If you believe that widely unequal schools are responsible for achievement gaps, open my book to page 17 and look at Figure 2.1. That figure shows that high-SES children are ahead of low-SES children in reading skills by .64 standard deviations at kindergarten entry. At this age, we are really measuring mostly pre-reading skills, like knowing letters and the sounds they make, and recognizing a few simple words and short sentences. The standard deviation is a useful way to gauge the gap between two groups because it allows us to assess the magnitude of that gap, even when the kinds of reading skills assessed are different at later ages. If schools increase inequality, we should observe a growing gap (as measured by standard deviations) over time. Over the next nine years, however, this gap does not increase in the way it should if schools are the culprit. Instead, it declines to .55 standard deviations by the end of the eighth grade. The math results, Figure 2.3 on p. 19 in the book, show the same pattern.
If these patterns were unique to the ECLS-K:1998 data, we might be able to dismiss them, but the overall pattern replicates in a wide range of nationally representative datasets. It is really hard to develop a story about schools that is both consistent with this pattern and defines them as a source of achievement gaps. Instead, the patterns suggest that children arrive at kindergarten on highly unequal learning trajectories. Once in school, however, achievement gaps largely stop growing and even begin to narrow somewhat—the very opposite of what we would observe if schools were a source of achievement gaps.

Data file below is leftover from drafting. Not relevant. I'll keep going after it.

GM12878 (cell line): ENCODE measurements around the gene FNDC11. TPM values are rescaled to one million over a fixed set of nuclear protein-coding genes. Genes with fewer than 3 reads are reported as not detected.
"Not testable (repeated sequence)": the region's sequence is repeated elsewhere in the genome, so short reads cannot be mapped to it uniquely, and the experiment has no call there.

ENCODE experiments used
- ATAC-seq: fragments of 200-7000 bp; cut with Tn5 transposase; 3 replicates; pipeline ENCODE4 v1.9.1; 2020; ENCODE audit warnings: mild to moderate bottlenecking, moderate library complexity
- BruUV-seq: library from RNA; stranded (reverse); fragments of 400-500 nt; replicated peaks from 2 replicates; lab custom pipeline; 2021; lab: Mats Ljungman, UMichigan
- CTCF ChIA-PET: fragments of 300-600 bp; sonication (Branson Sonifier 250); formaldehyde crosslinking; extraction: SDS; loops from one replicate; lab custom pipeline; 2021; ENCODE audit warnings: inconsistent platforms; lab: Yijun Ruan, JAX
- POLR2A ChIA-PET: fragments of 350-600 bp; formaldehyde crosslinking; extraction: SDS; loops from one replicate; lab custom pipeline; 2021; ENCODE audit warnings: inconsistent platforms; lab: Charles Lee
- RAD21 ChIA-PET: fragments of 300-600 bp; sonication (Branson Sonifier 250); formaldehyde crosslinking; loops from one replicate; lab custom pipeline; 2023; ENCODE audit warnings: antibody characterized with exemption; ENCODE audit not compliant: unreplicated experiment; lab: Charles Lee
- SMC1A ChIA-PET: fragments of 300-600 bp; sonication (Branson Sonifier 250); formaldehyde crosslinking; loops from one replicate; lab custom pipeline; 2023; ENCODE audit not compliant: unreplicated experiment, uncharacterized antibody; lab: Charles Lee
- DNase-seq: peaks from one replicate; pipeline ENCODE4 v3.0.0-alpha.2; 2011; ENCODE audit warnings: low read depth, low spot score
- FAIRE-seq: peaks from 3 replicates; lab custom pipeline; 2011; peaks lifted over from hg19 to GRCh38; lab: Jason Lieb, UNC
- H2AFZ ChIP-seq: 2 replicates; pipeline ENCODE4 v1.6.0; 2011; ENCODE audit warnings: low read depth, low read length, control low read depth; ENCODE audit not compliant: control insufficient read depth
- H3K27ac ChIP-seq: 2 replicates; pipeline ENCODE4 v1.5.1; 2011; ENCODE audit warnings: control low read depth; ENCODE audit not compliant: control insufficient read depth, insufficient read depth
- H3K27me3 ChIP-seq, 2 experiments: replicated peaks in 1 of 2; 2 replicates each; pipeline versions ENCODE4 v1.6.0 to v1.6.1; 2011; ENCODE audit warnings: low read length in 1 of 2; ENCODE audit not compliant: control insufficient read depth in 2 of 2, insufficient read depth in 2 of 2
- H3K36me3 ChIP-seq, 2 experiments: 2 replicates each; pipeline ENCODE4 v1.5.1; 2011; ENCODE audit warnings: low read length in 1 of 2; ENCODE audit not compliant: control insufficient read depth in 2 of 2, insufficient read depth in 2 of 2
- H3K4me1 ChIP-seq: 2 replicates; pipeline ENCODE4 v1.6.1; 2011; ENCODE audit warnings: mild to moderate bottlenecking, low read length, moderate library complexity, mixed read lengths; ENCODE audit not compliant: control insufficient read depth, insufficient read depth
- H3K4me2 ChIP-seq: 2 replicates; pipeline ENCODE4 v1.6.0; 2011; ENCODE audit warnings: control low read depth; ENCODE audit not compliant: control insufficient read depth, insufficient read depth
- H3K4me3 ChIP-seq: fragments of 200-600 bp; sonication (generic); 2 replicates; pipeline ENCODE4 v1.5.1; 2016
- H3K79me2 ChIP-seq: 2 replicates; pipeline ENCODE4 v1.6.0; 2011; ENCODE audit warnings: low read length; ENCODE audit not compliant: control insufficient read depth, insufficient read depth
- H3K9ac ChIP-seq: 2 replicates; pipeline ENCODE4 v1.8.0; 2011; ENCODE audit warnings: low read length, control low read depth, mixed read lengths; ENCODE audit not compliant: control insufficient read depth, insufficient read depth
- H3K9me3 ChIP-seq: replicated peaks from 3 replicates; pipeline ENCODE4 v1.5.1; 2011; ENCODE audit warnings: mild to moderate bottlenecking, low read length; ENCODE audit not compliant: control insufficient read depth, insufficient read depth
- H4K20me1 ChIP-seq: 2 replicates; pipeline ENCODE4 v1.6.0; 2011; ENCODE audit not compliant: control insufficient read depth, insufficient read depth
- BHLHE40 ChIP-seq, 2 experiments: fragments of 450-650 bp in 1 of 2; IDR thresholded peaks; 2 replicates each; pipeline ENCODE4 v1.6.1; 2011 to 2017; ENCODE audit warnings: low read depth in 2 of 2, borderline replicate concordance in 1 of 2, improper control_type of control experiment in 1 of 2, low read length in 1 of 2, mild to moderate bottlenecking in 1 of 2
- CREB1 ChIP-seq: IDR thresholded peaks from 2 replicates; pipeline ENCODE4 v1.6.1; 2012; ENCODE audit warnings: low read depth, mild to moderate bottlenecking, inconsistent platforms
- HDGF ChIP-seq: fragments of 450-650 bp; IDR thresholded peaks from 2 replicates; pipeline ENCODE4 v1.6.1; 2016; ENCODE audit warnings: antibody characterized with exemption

My hope is that this book prompts a more careful consideration of schools’ role in shaping achievement gaps. The assumption that schools are largely responsible is misplaced and can divert attention from larger social problems that likely are the source.
Consider how we stack up against Canada. Our 15-year-olds score .30 standard deviation units behind Canada’s on international reading tests. Most would blame our schools for this gap but it turns out that the same cohort of children were .31 standard deviation units behind Canadians at age 4-5, before schools had a chance to matter. This pattern highlights how school reform is not the likely explanation for why our teenagers’ skills are behind those in other countries. The problem is rooted in early childhood conditions where too many of our children experience stressful environments. Notably, high-performing American five-year-olds did about as well as high-performing Canadian children. The large gap across the two countries is due primarily to very poor-performing children. The U.S. has more very poor-performing students than does Canada.
So, are Canadian children just genetically superior to American children? That doesn’t seem likely (unless you’re Canadian). A more plausible explanation is that Canadian children, on average, experience better early childhood conditions. And that is likely due to a broad range of policy decisions Canadians have made differently than Americans, such as the provision of universal health care, which reduces stress for the disadvantaged. Of course, the battle in the U.S. over policies like universal health care is a more difficult battle than school reform. But just because it is easier to focus on schools does not mean that they are the appropriate policy lever. Reducing inequality requires us to think bigger than school reform.
Professor Downey received his PhD in Sociology from Indiana University in 1992. He has worked for more than 25 years as a professor at Ohio State University. His articles on schools and inequality have received multiple national awards, including the Coleman Award for the best article, given by the Education Section of the American Sociological Section, and the Rueben Hill Award for best article awarded by the National Council on Family Relations. He has also received fellowships from the Center for Advanced Study in Behavioral Sciences (Stanford), The Excellence Award (Radboud University, The Netherlands), and the Institute for Advanced Study (Durham University, England).